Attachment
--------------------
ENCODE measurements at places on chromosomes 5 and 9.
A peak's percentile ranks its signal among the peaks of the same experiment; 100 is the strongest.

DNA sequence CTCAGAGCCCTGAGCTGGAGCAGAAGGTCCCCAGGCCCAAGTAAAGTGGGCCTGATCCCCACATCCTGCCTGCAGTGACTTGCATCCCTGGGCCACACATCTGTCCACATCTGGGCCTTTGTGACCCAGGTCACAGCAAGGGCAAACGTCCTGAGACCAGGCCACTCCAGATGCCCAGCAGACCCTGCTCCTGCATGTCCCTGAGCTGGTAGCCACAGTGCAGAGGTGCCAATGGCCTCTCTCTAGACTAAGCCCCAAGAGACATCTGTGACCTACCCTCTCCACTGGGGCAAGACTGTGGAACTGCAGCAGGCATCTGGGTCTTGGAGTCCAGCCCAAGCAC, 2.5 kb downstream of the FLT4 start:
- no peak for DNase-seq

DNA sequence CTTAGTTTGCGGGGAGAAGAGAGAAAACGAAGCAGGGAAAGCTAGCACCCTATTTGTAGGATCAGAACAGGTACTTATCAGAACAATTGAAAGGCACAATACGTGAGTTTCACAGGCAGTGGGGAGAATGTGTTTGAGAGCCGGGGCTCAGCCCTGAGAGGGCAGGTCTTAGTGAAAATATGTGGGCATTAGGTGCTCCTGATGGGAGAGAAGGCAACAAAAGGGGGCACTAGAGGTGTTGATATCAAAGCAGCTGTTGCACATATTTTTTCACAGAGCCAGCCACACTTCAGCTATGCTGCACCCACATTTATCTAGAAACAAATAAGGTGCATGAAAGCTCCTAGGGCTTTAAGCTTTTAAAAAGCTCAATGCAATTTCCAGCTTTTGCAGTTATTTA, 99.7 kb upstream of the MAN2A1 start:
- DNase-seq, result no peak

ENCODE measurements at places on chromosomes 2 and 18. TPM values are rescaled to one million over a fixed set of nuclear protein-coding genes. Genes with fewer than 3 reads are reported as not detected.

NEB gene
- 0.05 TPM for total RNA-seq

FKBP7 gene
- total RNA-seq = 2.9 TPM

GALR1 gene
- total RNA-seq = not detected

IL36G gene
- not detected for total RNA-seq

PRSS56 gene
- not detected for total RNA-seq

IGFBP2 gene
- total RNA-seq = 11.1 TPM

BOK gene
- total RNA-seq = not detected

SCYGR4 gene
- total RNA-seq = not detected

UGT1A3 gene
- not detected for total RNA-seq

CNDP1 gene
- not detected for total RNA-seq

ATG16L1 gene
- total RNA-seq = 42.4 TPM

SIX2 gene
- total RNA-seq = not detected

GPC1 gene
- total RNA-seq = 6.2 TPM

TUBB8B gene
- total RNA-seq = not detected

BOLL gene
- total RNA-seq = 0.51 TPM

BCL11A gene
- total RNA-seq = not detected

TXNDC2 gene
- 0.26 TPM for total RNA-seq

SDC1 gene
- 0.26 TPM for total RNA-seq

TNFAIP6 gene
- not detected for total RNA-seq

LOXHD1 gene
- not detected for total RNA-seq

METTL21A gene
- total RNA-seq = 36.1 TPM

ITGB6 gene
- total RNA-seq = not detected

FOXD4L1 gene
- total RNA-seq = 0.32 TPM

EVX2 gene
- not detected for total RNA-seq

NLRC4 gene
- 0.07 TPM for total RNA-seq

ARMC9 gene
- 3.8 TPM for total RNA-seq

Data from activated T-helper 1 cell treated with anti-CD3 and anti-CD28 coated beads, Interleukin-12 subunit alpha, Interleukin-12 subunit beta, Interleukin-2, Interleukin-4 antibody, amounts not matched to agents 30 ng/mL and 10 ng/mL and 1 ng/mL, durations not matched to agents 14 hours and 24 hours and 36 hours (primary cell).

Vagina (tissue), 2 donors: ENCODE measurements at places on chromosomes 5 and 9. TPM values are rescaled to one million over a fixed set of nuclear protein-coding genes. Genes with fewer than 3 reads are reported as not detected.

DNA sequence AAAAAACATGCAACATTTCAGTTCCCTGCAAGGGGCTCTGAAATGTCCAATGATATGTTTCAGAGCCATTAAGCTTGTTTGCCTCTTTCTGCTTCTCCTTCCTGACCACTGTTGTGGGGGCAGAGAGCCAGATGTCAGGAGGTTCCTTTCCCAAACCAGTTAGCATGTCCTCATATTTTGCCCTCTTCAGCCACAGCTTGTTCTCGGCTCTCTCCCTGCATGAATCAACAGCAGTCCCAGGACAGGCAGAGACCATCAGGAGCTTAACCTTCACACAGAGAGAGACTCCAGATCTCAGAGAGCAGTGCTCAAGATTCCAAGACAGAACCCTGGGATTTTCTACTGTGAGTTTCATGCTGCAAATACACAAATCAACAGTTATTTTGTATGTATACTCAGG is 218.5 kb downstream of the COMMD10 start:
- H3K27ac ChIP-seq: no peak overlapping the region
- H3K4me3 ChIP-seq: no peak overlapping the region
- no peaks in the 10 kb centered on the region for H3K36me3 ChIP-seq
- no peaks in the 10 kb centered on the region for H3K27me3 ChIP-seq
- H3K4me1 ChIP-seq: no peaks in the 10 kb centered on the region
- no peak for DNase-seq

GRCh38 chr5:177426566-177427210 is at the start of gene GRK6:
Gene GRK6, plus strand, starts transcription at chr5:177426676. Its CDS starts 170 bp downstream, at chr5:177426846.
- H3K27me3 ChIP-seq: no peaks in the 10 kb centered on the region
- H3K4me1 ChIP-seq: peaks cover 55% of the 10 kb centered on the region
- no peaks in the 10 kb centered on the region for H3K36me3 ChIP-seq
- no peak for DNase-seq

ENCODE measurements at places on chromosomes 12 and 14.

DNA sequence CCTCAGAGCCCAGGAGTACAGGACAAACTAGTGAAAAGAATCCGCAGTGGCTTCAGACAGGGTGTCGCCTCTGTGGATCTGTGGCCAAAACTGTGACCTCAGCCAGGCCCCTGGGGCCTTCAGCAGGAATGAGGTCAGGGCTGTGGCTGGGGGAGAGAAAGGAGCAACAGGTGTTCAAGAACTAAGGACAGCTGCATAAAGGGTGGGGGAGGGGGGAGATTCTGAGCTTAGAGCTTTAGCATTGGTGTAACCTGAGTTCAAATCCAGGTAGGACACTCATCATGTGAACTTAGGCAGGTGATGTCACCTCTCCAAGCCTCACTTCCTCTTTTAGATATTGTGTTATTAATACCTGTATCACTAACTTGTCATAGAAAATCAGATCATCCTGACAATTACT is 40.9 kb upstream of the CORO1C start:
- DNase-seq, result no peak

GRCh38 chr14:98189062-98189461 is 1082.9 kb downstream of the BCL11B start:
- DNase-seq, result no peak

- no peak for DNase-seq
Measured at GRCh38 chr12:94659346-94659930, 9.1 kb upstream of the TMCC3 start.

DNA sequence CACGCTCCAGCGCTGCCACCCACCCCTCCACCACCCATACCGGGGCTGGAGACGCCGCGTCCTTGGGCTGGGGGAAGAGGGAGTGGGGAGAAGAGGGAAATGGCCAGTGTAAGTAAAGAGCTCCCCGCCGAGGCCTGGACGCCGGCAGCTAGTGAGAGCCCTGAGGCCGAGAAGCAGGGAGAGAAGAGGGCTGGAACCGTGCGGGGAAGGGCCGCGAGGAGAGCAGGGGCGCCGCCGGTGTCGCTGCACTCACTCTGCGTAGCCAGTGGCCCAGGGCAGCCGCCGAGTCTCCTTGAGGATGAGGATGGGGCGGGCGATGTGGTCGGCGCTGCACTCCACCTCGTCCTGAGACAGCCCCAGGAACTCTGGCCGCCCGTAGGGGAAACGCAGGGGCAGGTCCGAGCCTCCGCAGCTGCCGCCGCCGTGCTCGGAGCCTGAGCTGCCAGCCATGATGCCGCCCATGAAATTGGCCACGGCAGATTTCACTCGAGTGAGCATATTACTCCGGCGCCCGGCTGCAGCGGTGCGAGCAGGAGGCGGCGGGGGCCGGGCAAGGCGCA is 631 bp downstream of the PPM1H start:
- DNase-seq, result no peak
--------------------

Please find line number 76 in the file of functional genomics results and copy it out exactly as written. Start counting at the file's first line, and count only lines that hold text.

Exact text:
DNA sequence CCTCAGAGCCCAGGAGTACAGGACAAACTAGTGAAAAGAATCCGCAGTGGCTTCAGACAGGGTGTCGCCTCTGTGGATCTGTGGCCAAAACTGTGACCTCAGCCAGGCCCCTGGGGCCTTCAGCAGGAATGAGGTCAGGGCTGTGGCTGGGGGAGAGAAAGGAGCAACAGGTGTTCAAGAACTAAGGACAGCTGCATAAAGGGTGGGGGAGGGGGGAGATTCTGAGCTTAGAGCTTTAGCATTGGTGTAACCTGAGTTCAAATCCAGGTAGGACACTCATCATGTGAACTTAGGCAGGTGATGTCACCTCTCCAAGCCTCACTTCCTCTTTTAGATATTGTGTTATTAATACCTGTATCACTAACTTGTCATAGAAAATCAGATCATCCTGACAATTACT is 40.9 kb upstream of the CORO1C start: